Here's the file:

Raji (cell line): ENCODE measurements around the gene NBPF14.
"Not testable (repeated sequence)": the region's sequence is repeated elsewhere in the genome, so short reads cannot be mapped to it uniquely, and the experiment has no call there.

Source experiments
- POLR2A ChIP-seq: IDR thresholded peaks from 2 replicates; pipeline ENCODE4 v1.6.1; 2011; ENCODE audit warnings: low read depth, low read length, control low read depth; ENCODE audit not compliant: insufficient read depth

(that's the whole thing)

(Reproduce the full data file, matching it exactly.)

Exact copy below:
Raji (cell line): ENCODE measurements around the gene NBPF14.
"Not testable (repeated sequence)": the region's sequence is repeated elsewhere in the genome, so short reads cannot be mapped to it uniquely, and the experiment has no call there.

Source experiments
- POLR2A ChIP-seq: IDR thresholded peaks from 2 replicates; pipeline ENCODE4 v1.6.1; 2011; ENCODE audit warnings: low read depth, low read length, control low read depth; ENCODE audit not compliant: insufficient read depth